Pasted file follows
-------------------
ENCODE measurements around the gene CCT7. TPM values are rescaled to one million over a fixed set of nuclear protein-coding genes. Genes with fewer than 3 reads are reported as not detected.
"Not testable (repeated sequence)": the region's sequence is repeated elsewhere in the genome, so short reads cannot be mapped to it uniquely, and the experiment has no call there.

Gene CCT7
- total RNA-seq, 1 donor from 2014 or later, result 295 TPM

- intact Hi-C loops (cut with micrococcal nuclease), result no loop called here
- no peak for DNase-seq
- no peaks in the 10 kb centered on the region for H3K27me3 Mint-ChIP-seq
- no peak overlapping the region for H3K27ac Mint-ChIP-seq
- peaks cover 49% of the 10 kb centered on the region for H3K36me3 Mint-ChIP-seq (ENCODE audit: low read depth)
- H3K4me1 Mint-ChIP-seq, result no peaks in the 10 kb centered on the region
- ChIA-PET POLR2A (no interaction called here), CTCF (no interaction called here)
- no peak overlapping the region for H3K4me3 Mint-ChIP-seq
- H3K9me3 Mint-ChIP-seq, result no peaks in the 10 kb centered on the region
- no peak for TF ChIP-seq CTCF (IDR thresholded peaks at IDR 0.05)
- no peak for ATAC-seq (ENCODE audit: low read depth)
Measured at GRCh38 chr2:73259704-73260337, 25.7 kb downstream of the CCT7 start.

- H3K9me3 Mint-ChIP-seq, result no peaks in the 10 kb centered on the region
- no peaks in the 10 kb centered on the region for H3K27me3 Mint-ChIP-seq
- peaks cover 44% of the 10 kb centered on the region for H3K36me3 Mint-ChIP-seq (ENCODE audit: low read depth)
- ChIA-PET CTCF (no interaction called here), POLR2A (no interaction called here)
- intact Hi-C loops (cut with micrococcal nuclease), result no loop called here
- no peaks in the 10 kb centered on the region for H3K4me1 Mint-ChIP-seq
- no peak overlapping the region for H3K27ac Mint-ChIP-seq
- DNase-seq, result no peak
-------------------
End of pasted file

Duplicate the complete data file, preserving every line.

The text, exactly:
ENCODE measurements around the gene CCT7. TPM values are rescaled to one million over a fixed set of nuclear protein-coding genes. Genes with fewer than 3 reads are reported as not detected.
"Not testable (repeated sequence)": the region's sequence is repeated elsewhere in the genome, so short reads cannot be mapped to it uniquely, and the experiment has no call there.

Gene CCT7
- total RNA-seq, 1 donor from 2014 or later, result 295 TPM

- intact Hi-C loops (cut with micrococcal nuclease), result no loop called here
- no peak for DNase-seq
- no peaks in the 10 kb centered on the region for H3K27me3 Mint-ChIP-seq
- no peak overlapping the region for H3K27ac Mint-ChIP-seq
- peaks cover 49% of the 10 kb centered on the region for H3K36me3 Mint-ChIP-seq (ENCODE audit: low read depth)
- H3K4me1 Mint-ChIP-seq, result no peaks in the 10 kb centered on the region
- ChIA-PET POLR2A (no interaction called here), CTCF (no interaction called here)
- no peak overlapping the region for H3K4me3 Mint-ChIP-seq
- H3K9me3 Mint-ChIP-seq, result no peaks in the 10 kb centered on the region
- no peak for TF ChIP-seq CTCF (IDR thresholded peaks at IDR 0.05)
- no peak for ATAC-seq (ENCODE audit: low read depth)
Measured at GRCh38 chr2:73259704-73260337, 25.7 kb downstream of the CCT7 start.

- H3K9me3 Mint-ChIP-seq, result no peaks in the 10 kb centered on the region
- no peaks in the 10 kb centered on the region for H3K27me3 Mint-ChIP-seq
- peaks cover 44% of the 10 kb centered on the region for H3K36me3 Mint-ChIP-seq (ENCODE audit: low read depth)
- ChIA-PET CTCF (no interaction called here), POLR2A (no interaction called here)
- intact Hi-C loops (cut with micrococcal nuclease), result no loop called here
- no peaks in the 10 kb centered on the region for H3K4me1 Mint-ChIP-seq
- no peak overlapping the region for H3K27ac Mint-ChIP-seq
- DNase-seq, result no peak